I'm getting ready to redecorate and know what colors I plan to
use. Should I wait to shop for my fabric after the walls are painted
so I can see how the room looks overall with the new paint?
It would be wiser for you to take your paint chips to the fabric
store BEFORE you actually paint the walls. Many customers have
been unpleasantly surprised to learn--after they've finished painting!--that
fabric palettes are more limited than paint palettes. That lovely
shade of lavender you want to use on the walls may be a disaster
when you discover that it has strong pink undertones and the lavender
fabrics currently available are all using blue-green undertones.
And neutrals are anything but: they can have undertones of green
or orange or pink or blue or gray or yellow. It's often easier
to custom tint the paint to coordinate with your fabrics than
to find a fabric that coordinates with your paint.
I love to stop at fabric stores and just browse, even if I don't
need to buy anything. My husband doesn't understand this and is
reluctant to stop when we're out driving together. How can I help
Does your husband either 1) have a hobby or 2) appreciate
art in general? If the latter, you can point out that fabric is
its own art form. It appeals to our emotions and our senses. That's
why the fabric part of decorating can cause so much conflict in
a household--unless you can successfully use a strategy similar
to that of one customer I watched: It was a weekend afternoon
and she found a fabric she liked for her dining room chairs. Using
her cell phone, she quickly called her husband and said, "I've
found a nice fabric for the chairs; would you like to come look
at it or should I just buy it?" After she hung up, she smiled
and said, "I knew he wouldn't want to leave his recliner
while watching football, and now he can't complain if he doesn't
like it! (She told me later he did like it.) Now, if your husband
has a hobby--for example, fishing--just make a parallel between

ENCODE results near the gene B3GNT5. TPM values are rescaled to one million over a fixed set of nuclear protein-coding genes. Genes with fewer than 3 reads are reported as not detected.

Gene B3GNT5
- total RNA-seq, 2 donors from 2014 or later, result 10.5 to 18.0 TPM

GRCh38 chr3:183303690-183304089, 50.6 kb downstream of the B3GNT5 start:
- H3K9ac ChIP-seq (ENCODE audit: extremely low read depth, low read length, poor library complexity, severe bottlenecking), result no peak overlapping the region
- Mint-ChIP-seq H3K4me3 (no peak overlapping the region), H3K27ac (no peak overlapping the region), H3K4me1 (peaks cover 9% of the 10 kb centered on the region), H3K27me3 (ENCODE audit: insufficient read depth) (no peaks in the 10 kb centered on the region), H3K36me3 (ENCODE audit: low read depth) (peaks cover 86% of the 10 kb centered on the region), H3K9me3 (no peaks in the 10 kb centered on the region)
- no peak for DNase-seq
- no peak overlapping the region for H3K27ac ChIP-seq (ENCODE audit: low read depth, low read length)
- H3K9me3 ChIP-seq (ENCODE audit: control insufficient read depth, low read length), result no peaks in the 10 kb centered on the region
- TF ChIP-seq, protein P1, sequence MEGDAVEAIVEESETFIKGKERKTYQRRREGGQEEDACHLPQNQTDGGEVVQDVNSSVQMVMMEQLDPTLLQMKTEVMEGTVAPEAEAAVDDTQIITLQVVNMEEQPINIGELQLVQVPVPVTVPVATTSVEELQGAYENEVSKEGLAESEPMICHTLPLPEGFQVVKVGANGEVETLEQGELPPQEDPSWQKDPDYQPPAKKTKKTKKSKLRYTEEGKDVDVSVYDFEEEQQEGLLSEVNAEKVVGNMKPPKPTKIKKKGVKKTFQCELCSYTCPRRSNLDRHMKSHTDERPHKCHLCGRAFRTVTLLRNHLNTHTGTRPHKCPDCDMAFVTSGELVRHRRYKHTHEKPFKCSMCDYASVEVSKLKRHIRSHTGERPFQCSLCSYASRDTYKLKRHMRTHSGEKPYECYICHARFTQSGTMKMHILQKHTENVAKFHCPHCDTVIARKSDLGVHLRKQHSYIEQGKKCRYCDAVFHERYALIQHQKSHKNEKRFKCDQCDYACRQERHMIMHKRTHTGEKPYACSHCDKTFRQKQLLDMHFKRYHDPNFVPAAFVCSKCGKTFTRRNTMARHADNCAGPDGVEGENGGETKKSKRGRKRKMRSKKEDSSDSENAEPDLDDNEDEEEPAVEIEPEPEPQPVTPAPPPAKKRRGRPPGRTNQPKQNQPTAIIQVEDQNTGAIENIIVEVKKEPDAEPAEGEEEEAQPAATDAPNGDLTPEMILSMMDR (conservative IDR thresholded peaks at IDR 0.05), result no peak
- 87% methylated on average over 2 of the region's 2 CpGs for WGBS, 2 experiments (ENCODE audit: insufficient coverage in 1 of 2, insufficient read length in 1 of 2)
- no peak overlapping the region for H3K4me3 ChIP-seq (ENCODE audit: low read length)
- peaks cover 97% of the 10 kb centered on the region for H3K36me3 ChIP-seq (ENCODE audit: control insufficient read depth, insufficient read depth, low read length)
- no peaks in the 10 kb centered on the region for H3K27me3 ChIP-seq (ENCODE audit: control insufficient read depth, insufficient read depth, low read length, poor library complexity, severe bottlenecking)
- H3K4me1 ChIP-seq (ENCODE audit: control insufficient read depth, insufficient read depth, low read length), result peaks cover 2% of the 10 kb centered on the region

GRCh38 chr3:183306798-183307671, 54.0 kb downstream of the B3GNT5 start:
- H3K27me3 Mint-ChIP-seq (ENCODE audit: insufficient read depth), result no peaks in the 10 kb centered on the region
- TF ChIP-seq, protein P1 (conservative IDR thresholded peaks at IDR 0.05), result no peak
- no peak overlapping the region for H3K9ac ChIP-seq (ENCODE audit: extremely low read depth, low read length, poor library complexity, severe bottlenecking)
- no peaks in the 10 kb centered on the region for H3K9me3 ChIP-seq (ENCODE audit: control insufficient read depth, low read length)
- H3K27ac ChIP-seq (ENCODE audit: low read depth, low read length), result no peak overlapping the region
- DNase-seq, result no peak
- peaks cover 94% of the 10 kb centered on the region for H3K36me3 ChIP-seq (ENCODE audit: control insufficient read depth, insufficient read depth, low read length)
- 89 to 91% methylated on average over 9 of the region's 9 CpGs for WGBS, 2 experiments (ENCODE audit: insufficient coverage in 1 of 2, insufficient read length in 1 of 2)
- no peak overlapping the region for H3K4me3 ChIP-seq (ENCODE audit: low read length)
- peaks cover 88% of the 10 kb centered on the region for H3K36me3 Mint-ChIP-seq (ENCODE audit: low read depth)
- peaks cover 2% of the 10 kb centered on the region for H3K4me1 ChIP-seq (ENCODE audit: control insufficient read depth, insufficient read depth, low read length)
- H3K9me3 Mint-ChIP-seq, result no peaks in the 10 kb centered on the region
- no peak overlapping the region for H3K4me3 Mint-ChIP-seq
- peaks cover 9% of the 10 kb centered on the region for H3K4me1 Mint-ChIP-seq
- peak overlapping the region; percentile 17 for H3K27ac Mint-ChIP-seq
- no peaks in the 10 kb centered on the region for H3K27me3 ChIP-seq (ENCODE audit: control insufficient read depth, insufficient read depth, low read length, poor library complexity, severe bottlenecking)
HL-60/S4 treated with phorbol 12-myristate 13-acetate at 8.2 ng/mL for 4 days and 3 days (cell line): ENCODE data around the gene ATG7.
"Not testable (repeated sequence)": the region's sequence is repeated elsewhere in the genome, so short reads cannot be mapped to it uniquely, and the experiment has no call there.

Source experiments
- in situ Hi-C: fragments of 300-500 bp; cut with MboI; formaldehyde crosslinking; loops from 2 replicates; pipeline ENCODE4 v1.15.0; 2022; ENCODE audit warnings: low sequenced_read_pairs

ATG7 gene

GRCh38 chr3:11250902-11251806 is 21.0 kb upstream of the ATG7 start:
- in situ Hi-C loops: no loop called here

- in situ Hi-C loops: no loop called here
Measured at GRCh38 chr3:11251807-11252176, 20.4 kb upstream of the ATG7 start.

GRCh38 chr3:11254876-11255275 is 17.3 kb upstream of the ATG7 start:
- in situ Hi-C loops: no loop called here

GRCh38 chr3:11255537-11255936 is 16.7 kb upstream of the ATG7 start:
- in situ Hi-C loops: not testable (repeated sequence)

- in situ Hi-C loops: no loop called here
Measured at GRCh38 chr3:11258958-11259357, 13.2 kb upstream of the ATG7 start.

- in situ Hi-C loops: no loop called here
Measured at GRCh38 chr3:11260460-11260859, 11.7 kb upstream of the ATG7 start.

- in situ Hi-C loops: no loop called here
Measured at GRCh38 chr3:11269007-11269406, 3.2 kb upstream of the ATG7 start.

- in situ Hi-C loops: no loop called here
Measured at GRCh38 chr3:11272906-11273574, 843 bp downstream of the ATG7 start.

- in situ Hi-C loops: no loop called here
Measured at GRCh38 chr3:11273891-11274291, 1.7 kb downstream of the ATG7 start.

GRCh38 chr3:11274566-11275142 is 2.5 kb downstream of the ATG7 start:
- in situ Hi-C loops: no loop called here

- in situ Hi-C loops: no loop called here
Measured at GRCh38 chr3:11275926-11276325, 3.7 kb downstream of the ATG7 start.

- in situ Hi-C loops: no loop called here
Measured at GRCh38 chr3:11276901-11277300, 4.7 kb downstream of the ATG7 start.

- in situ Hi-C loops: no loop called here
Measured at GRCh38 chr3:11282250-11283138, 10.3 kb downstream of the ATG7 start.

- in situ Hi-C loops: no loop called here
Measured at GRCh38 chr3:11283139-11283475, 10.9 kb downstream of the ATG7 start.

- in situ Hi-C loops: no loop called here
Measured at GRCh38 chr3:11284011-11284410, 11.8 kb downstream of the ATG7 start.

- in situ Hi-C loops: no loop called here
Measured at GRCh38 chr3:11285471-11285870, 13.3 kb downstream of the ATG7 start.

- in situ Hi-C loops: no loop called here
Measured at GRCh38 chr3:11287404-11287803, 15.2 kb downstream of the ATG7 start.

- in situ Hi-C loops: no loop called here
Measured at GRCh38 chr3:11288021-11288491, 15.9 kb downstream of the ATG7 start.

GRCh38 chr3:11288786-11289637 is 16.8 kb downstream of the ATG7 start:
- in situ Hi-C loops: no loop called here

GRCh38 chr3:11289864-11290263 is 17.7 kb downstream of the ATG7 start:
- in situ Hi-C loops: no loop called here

your love of fabric and his enjoyment of visiting tackle shops,
"just to see what's new". He'll probably catch on!
When visiting fabric stores, I sometimes find a fabric I
love but I don't know what to do with it. Is there any rule of
thumb about buying quantities of fabric for future projects, or
is it better to wait until you know what you're going to do with
Finding a fabric you absolutely love does present you with a couple
of questions. The first one is, what will you make with it? Another
is, how long will this fabric be available? The latter question
isn't always easy to answer. Some manufacturers make a single
printing of a given fabric and when that's gone, they do not reprint
it. (Certain manufacturers of high-quality quilting cottons are
notorious for this.) Other fabrics have enough "selling power"
that they are kept in the line for years. Combine this with the
reality that each fabric store selects different fabrics for inventory,
and you do have a lot of uncertainty as to future availability
of any given fabric. My personal rule of thumb is to buy it when
I see it. I will buy at least one yard and up to six yards of
a fabric that truly "stops me in my tracks".
I'm building a new home and will be starting from scratch when
I decorate the interior. Is it better to use a decorator for this
or just do it myself?
That isn't the straightforward question it may seem. Actually,
it generates several questions in reply: How much time to you
have to spend on decorating? What's your budget? How quickly do
you want it finished? How much confidence do you have in your
own opinions? How satisfied are you generally with letting other
people tell you what you need or want? I have known excellent
decorators and I have known less-than-excellent ones. An excellent
decorator, in my opinion, is one who focuses less on making your
home a candidate for House Beautiful and more on making
it a place that delights YOU. After all, the decorator isn't going
to be living there! Having said that, I find that most people
know more than they think they do about how they want to decorate.
For example, when you look through decorating magazines, don't
you very quickly know if something appeals to you or not?
Is there is rule of thumb for how much fabric it takes to
make certain things?
Yes, as long as you understand it's just that--a rule of thumb.
For example, a typical sofa uses around 16 yards of fabric. A
sectional sofa uses around 30. Club chairs use 7-9 yards of fabric.
Gooseneck rockers use 2-3 yards of fabric.